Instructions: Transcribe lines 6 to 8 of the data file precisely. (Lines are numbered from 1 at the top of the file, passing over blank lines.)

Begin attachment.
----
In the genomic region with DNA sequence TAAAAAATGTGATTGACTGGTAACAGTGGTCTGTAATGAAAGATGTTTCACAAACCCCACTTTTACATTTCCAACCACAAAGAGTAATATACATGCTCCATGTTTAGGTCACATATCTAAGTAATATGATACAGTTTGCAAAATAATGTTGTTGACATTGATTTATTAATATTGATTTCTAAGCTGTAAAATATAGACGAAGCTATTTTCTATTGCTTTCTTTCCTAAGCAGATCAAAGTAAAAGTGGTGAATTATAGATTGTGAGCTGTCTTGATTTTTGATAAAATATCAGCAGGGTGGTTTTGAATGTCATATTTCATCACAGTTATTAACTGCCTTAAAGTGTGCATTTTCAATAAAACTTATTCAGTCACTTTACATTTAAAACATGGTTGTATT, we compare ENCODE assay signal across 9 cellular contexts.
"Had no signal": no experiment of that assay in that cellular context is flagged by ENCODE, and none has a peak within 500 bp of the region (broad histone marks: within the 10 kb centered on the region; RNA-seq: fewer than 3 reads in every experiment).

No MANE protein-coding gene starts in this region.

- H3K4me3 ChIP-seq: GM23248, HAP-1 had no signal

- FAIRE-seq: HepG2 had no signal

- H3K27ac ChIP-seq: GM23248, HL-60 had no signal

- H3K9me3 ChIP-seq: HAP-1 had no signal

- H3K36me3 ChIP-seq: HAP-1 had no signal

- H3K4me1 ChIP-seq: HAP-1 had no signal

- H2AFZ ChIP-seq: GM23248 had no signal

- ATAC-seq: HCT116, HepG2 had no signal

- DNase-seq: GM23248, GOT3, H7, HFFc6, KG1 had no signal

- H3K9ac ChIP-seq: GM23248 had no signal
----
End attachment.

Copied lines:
- H3K27ac ChIP-seq: GM23248, HL-60 had no signal

- H3K9me3 ChIP-seq: HAP-1 had no signal

- H3K36me3 ChIP-seq: HAP-1 had no signal